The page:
Washington’s position is hardening as well. Former President Donald Trump broke with decades of Washington policy by treating China as a potential adversary rather than partner. President Joe Biden has not only continued that approach, but sharpened it. His administration imposed tough controls on the export of advanced semiconductors and the equipment to manufacture them to China and is mulling new regulations that would curb U.S. investment in China in certain technologies.
Gallagher said that “restrictions on capital outflows to China make a lot of sense,” and that he thinks Washington may have to take a “sector-by-sector approach” to prevent American money from flowing into Chinese firms affiliated with the military or involved in developing sensitive technology, such as artificial intelligence.
The other advanced democracies appear headed in a similar direction. The hot term in Western capitals with regard to China policy is de-risking: not the extreme “decoupling” of the Trump era, which implied a harsh severing of ties, but a somewhat more moderate effort to counter Chinese threats to security and industry. De-risking could mean diversifying supply chains to make sure that Beijing’s position in them isn’t so strong as to afford it leverage over the West, for example. The language of de-risking was central to the communiqué that emerged from the May summit of the G7, as well as to a speech that Ursula von der Leyen, president of the European Commission, gave in March.
Detachment from the West would be a major shift in itself, but it is not the only one that China has undertaken. The country’s companies and banks are also, in many respects, scaling back their engagement with the world. A few years ago, Chinese firms were “going global” at a torrid pace. Now that outreach has become much more measured. AEI data show that total Chinese investment abroad has shrunk dramatically, from a high of $174 billion in 2017 to only $42 billion in 2022. The story of Chinese lending to developing countries is similar: From 2008 to 2021, the two Chinese state banks that support government-policy priorities issued $498 billion in development finance for 100 countries, according to Boston University’s Global Development Policy Center. That’s not far off the amount lent by the World Bank. But the loans began to taper off in 2018 and sunk to a mere $10.5 billion for 2020 and 2021 combined.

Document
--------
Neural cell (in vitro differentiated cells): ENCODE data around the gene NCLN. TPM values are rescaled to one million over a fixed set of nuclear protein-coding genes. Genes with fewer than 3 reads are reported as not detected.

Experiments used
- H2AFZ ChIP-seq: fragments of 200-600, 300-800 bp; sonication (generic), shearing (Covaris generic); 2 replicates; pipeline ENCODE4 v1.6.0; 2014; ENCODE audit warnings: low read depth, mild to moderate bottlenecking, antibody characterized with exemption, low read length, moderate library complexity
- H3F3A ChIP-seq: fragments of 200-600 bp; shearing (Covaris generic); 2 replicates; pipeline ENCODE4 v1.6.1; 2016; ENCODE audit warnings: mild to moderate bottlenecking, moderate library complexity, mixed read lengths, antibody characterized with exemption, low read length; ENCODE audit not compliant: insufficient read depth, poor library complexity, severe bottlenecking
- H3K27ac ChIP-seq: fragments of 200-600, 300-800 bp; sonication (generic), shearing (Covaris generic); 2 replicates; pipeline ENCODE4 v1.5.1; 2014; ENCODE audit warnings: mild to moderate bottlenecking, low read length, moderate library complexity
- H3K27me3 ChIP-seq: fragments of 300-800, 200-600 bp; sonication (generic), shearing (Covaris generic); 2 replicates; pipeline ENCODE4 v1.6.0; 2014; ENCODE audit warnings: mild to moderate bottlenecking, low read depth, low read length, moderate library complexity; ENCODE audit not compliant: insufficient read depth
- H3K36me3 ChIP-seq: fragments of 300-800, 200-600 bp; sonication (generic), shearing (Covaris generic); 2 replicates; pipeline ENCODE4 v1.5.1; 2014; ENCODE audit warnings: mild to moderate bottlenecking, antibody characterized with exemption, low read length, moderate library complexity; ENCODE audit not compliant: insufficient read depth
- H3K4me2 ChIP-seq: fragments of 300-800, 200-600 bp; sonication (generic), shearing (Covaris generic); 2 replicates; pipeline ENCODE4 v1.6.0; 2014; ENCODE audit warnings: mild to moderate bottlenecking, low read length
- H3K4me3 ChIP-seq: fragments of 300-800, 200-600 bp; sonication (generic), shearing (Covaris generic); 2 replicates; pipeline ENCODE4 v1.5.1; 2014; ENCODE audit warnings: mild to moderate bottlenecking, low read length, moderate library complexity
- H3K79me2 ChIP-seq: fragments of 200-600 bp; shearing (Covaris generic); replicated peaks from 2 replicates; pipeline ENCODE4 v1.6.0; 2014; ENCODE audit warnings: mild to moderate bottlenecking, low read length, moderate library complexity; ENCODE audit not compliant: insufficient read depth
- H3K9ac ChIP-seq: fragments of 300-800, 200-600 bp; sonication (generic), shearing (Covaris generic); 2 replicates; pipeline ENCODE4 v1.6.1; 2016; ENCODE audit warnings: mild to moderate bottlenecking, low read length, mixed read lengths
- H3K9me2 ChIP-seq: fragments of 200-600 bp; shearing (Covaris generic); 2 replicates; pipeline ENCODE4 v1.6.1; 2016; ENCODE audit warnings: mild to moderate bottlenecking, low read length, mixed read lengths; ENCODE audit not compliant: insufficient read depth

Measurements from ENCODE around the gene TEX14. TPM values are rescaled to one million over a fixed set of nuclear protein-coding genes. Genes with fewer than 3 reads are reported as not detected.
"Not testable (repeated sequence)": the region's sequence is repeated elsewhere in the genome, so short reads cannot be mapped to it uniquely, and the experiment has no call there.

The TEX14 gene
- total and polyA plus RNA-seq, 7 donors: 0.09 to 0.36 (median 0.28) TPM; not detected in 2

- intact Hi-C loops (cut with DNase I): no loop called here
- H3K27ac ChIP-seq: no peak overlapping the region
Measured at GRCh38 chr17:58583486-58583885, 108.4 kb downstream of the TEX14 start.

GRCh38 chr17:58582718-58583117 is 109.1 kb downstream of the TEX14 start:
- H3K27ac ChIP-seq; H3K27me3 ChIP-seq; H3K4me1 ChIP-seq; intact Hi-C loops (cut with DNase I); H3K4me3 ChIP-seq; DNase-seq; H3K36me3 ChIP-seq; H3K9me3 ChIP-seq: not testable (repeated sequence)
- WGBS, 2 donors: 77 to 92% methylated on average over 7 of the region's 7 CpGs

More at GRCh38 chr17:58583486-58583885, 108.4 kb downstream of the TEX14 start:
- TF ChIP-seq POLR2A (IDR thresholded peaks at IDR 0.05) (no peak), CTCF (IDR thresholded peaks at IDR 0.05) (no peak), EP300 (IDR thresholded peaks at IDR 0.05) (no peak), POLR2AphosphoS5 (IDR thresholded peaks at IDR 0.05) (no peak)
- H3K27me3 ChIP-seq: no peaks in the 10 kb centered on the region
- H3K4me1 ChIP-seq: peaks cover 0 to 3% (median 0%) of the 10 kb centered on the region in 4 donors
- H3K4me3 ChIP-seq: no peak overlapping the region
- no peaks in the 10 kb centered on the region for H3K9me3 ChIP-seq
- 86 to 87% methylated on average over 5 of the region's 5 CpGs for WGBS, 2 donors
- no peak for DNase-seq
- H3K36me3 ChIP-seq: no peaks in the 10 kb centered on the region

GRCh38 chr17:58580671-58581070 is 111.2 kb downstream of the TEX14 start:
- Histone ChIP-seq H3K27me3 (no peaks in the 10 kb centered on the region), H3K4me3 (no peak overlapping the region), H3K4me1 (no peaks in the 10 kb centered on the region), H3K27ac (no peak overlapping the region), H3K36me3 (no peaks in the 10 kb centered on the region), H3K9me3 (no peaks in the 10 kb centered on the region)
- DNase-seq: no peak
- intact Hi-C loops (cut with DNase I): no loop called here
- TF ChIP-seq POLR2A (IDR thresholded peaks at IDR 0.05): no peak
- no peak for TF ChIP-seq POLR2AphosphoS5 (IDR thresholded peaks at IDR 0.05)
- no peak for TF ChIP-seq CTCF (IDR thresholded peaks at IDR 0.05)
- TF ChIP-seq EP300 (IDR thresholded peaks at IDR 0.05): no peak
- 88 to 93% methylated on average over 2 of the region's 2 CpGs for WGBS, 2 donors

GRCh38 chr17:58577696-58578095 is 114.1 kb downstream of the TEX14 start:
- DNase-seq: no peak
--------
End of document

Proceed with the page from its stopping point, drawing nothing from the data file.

“We’re very much at a crossroads,” Rebecca Ray, a senior researcher at Boston University who tracks Chinese lending, told me. China’s retrenchment could reflect a decision to prioritize its domestic economy, which sagged amid the coronavirus pandemic and a property-market slump, she pointed out. But it is also possible that pragmatic concerns have led Beijing to pause its lending program before rebooting it to focus more on quality than quantity of development projects.
Whether these trends fully reflect a deliberate economic program remains unclear. The country’s strict COVID-prevention controls, which made cross-border business extremely difficult, may be skewing the numbers, and perhaps, with those restrictions lifted, China’s economic outreach to the world will rebound. Or Beijing may be at a transition point, with leaders looking to expand the country’s economic influence abroad, but with greater precision and effectiveness. But China is almost certainly amid a crucial strategic shift in its economic relations with the world.